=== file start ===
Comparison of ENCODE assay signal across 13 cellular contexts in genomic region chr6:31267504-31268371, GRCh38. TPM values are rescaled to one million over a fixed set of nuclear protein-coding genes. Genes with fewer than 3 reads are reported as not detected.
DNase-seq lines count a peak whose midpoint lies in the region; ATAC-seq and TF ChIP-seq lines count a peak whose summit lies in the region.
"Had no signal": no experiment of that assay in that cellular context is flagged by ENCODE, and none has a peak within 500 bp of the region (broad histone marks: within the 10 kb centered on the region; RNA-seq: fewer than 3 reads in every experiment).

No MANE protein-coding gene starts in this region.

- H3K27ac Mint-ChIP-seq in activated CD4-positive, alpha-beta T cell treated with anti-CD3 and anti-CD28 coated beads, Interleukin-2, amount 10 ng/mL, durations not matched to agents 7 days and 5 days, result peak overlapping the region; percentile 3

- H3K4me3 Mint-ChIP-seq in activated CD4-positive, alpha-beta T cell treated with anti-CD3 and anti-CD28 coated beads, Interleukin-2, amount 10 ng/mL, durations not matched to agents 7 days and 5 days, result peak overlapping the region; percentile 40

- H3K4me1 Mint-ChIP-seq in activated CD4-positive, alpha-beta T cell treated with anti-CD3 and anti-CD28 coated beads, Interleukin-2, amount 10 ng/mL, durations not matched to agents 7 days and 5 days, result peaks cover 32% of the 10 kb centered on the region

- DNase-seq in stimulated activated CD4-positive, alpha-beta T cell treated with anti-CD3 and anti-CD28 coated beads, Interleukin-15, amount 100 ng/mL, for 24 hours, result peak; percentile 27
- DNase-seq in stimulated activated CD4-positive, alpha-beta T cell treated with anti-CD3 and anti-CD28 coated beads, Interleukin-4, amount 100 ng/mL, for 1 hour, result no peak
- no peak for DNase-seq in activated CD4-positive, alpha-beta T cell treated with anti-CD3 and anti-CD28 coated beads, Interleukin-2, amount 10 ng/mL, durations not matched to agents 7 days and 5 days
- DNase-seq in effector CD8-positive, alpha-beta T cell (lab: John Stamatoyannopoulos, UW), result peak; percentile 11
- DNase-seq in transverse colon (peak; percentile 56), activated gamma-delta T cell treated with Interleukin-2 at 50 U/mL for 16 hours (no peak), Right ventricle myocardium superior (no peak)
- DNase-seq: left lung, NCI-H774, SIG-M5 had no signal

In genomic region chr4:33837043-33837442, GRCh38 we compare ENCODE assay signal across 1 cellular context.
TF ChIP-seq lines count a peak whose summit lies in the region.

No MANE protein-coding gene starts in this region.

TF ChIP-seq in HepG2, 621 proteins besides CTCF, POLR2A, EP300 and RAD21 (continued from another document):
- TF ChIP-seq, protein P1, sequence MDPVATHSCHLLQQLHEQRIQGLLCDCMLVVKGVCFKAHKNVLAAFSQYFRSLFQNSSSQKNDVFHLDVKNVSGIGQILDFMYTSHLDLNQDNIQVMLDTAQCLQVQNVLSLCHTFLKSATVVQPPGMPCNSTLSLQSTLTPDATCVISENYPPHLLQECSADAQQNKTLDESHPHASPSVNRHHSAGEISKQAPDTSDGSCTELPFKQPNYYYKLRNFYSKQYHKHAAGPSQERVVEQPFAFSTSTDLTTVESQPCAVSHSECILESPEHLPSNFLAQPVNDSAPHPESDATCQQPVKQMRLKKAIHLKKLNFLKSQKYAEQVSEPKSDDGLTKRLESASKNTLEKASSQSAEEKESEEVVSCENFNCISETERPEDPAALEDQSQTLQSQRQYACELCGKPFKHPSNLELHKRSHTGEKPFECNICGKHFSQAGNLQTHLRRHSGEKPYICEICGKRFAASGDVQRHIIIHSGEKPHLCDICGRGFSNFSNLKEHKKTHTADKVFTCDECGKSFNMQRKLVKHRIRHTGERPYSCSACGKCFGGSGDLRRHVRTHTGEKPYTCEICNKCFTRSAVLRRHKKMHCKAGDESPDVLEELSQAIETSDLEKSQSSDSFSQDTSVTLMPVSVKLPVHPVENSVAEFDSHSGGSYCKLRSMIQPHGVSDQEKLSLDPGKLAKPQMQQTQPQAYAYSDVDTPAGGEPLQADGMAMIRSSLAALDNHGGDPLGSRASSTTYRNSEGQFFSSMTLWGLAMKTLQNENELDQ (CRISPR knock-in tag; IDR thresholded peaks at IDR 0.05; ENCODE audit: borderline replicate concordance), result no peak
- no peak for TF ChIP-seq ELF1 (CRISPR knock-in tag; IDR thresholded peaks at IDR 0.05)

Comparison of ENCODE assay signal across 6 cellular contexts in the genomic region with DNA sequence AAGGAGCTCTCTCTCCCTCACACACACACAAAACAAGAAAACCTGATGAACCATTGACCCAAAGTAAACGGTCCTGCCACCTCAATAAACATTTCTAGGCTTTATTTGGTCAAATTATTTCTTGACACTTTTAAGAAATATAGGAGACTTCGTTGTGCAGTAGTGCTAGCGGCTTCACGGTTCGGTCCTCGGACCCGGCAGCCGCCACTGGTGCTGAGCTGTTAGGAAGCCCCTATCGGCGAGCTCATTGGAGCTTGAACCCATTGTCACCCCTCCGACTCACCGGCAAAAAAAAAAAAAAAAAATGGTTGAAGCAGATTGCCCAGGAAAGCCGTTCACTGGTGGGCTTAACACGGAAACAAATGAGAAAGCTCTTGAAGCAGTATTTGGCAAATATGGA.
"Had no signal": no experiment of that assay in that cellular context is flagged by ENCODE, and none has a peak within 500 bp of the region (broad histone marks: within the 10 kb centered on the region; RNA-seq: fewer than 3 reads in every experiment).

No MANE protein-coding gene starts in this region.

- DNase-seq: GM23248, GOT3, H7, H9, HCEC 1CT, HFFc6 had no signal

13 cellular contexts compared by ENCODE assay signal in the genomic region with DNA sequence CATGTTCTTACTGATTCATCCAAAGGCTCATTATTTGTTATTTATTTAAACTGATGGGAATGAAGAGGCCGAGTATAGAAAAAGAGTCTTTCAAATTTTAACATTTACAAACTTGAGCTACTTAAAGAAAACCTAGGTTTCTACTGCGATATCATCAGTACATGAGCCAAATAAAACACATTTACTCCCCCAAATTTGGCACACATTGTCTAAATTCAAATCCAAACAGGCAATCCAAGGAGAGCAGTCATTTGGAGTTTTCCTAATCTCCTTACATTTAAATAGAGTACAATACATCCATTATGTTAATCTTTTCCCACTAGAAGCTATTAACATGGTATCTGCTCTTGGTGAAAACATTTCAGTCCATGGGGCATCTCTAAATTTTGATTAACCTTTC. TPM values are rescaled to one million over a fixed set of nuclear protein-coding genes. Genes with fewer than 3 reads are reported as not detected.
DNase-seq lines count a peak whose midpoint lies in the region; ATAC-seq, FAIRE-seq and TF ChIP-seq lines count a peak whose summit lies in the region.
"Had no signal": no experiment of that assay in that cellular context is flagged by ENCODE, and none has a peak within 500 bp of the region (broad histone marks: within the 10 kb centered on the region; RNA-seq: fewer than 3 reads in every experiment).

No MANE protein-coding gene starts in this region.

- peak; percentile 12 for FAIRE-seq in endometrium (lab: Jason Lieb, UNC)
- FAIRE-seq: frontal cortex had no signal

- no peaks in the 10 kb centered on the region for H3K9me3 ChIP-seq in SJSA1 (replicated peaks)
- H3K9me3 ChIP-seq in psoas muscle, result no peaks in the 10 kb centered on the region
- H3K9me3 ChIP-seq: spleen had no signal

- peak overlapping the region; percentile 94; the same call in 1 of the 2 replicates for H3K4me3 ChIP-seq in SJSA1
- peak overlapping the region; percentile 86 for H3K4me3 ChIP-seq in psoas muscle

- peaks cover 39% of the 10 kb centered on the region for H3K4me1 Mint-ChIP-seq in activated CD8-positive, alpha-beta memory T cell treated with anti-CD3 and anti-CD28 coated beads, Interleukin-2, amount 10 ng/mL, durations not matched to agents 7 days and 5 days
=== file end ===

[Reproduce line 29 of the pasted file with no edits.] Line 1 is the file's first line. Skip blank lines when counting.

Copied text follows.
- FAIRE-seq: frontal cortex had no signal